Business

SocGen exits Russia with sale of Rosbank stake to oligarch

Société Générale will face a loss of 3.1 billion euros after it agreed to leave Russia by selling its stake in Rosbank to an investment company founded by billionaire Vladimir Potanin.

The French bank announced on Monday that it was selling its entire stake in Rosbank, as well as its Russian insurance business to Potanin’s Interros Capital, after coming under scrutiny for its large exposure to the country following Russia’s invasion of Ukraine.

Along with Austria’s Raiffeisen Bank and Italy’s UniCredit, SocGen is one of the Western European financial institutions with the largest presence in Russia and the first of the three to find a way to sell off.

SocGen, the first bought a stake in Rosbank from Interros in 2006 before it consolidated control two years later, it announced that it would write down the net book value of the divested operations of around €2 billion and a further €1.1 billion non-cash write-down.

“The completion of this operation should occur in the coming weeks,” SocGen said, adding it aims to exit the country “in an effective and orderly manner.” SocGen shares are up more than 6 percent in early trade.

Interros’ other investments include shares in the metals company Norilsk Nickel, which Potanin had long fought to acquire. Potanin, the richest man in Russia, has been sanctioned by Canada.

SocGen said Interros will repay a subordinated debt loan it extended to Rosbank as part of the transaction. It was previously said that the loan would amount to EUR 500 million.

The group also said its core Tier 1 capital ratio – which stood at 13.7 percent at the end of December – would be impacted by 20 basis points from the sale, adding that it is still well above regulatory minimum thresholds.

“The sale of the Russian business with a manageable impact on the CET-1 quota is positive,” said RBC analyst Anke Reingen. “It should eliminate the backlog” of negative investor sentiment.

SocGen also said it will maintain its dividend payout plans for 2021 and proceed with a €915 million share buyback.

The Russian setback came just as SocGen was making headway with its latest recovery plan under longtime CEO Frédéric Oudéa, who had been trying to stabilize the bank following a 2008 rogue trading scandal.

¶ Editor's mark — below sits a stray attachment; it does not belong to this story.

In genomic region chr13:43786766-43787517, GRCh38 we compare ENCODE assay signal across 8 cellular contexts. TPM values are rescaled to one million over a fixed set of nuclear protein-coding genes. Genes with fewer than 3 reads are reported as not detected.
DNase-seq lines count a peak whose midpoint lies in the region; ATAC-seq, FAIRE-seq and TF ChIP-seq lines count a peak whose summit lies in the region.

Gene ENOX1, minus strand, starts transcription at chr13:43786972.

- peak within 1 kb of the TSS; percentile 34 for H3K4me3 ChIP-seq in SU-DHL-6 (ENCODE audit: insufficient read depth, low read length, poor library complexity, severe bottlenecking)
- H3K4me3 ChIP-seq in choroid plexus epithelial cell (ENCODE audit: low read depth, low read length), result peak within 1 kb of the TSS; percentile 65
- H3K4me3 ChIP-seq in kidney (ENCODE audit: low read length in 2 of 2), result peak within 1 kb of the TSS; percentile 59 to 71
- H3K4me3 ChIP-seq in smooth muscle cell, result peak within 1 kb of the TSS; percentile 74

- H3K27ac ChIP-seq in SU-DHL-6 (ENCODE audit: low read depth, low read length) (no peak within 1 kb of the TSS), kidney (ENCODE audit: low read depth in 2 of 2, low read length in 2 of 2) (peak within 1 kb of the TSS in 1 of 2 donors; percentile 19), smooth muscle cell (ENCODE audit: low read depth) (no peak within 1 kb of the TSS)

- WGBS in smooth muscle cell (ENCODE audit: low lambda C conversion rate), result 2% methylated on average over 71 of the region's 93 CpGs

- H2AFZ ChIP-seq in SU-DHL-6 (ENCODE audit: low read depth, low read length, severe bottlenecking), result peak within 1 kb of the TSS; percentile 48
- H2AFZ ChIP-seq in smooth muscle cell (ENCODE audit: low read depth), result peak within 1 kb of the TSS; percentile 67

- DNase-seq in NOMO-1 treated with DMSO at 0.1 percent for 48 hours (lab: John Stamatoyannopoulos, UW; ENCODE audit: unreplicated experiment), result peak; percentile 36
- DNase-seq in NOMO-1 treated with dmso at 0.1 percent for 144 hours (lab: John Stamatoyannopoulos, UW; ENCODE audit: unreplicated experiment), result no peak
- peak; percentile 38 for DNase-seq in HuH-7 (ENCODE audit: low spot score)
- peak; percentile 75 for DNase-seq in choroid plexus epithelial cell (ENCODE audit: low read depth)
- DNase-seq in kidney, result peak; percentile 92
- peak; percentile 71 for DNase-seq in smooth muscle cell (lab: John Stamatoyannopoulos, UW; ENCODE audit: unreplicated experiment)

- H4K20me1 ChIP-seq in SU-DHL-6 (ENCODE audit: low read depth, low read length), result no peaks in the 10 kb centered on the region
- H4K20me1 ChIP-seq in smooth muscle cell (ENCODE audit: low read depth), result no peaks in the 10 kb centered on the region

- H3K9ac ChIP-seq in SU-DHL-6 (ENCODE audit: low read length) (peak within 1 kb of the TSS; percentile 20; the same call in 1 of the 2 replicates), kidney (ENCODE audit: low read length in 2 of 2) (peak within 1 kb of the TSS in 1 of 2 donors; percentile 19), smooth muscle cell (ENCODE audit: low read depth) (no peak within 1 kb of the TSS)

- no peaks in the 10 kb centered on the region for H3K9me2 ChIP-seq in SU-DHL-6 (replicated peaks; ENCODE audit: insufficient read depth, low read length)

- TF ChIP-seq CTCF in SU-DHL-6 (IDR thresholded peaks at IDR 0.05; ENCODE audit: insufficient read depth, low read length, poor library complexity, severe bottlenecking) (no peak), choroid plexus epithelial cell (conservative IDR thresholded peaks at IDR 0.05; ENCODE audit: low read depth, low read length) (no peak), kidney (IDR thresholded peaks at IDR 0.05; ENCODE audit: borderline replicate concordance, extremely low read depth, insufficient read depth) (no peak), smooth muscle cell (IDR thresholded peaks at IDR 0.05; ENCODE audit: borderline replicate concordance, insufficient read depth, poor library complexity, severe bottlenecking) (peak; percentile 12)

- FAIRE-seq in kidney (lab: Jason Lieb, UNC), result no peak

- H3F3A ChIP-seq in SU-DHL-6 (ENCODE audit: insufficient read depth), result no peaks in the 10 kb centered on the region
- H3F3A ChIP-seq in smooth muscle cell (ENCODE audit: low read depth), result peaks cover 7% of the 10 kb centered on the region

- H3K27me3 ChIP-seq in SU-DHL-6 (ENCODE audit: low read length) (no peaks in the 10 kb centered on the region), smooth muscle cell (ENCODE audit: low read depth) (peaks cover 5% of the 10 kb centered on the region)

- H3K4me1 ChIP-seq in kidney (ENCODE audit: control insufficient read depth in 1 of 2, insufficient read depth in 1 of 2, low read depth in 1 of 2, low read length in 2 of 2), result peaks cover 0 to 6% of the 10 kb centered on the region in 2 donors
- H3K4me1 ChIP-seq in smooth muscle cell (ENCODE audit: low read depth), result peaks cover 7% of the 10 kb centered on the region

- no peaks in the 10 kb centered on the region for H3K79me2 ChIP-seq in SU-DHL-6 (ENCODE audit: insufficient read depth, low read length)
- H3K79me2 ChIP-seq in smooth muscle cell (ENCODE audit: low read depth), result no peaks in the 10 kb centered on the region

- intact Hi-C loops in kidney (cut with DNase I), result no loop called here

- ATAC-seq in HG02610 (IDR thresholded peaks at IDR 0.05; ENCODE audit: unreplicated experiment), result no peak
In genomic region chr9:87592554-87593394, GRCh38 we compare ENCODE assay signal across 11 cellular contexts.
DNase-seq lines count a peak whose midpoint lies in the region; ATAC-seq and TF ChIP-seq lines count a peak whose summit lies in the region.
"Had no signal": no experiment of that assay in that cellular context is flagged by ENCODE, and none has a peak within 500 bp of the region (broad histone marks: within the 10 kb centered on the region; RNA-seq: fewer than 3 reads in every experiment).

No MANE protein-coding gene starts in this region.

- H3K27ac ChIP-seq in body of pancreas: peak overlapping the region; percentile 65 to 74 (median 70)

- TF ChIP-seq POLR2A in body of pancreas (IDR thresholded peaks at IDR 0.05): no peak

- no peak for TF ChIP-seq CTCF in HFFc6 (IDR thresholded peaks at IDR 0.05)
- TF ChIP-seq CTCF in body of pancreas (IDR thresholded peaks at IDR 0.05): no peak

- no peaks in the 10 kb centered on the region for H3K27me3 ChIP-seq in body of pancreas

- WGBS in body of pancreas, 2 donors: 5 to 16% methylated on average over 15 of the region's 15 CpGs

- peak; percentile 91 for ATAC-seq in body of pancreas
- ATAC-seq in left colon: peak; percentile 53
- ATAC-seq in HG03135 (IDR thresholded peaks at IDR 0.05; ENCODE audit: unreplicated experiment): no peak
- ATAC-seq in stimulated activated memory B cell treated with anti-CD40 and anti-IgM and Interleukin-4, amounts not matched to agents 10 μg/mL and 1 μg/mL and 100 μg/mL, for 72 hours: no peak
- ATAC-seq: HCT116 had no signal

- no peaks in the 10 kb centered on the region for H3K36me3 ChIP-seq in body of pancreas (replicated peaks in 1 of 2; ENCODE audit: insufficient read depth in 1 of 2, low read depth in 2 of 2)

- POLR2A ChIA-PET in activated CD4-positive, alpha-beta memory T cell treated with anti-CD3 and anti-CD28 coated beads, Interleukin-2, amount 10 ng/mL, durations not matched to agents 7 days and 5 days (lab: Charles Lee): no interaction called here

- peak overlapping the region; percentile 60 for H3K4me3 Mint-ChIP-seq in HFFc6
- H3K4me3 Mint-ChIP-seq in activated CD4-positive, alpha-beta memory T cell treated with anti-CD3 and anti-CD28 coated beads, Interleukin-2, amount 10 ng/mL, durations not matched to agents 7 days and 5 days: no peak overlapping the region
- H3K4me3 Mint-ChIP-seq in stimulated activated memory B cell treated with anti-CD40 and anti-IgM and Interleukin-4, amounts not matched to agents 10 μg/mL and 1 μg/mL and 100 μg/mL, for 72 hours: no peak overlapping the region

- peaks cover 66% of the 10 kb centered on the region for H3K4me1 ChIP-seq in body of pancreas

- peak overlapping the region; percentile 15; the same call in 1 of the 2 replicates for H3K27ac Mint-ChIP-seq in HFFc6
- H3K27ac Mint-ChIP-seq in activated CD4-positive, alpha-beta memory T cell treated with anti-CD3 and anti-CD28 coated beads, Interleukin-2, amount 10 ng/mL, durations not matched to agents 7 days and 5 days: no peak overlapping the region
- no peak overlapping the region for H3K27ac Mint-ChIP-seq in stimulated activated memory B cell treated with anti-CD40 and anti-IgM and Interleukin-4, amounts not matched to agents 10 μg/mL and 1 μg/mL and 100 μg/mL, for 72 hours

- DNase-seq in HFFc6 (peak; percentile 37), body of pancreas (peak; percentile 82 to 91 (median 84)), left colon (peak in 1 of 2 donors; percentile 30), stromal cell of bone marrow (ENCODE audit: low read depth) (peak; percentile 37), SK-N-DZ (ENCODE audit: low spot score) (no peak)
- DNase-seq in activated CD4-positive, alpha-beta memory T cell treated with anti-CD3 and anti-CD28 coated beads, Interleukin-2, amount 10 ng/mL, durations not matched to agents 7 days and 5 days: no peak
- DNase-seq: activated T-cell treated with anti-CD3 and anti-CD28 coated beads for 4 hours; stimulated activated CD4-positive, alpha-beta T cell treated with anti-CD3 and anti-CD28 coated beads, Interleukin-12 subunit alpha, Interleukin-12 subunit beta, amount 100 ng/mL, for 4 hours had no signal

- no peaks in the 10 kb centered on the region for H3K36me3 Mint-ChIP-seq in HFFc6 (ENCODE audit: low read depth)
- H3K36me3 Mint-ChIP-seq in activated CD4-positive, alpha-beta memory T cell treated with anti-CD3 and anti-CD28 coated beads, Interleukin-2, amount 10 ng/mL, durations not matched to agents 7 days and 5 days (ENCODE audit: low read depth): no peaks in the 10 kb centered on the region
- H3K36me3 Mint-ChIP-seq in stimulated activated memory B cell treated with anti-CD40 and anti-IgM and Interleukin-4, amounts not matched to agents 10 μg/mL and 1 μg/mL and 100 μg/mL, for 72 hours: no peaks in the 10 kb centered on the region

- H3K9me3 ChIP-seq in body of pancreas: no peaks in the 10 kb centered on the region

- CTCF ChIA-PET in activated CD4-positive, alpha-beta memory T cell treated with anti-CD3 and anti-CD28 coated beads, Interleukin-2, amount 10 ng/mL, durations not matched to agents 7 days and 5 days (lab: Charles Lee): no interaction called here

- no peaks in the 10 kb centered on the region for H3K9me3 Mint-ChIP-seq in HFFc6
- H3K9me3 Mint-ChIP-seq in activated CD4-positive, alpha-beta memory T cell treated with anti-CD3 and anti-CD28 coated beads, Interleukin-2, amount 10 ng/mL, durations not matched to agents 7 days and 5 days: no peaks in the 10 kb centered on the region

Oudéa has since weathered several crises including Equity Derivatives Losses suffered at the height of the corona pandemic. He has made another push over the past year to try to reduce risk appetite in SocGen’s investment bank, and tried to increase profitability in order to increase the lender’s share price. SocGen posted its highest-ever annual profit in 2021, helped by an economic recovery across Europe.

Unlike its peers, SocGen had not previously announced its intention to leave Russia, even as a wave of companies from fast-food group McDonald’s to oil major BP announced they were leaving in the days after the start of the war in Ukraine although many have not done so as they would exit or warned it might take time. some like French energy company TotalEnergies have said the sell-off raises the issue of handing over funds to Russians whom the West wants to sanction.

SocGen had considered a sale from the start of the war but kept the option secret due to the sensitivity of such discussions, a person familiar with the matter said. The bank had also warned of the risks of expropriation by the Russian state.

European banks became crawl Finding ways to exit the Russian market after the February 24 invasion and subsequent imposition of severe sanctions by Western governments.

Those with investment banking businesses that didn’t have a retail presence — including Wall Street banks such as JPMorgan and SocGen’s French rival BNP Paribas – ceased operations faster and moved operations out of Russia.

SocGen’s Rosbank unit employs 12,000 people. It has previously said that its exposure to Russia was €18.6 billion, or 1.7 percent of the group’s total exposure, the bulk of which was linked to Rosbank.

Additional reporting by Stephen Morris

https://www.ft.com/content/21b64f70-e71e-47d7-bf24-ad90dfa6a854 SocGen exits Russia with sale of Rosbank stake to oligarch

Adam Bradshaw

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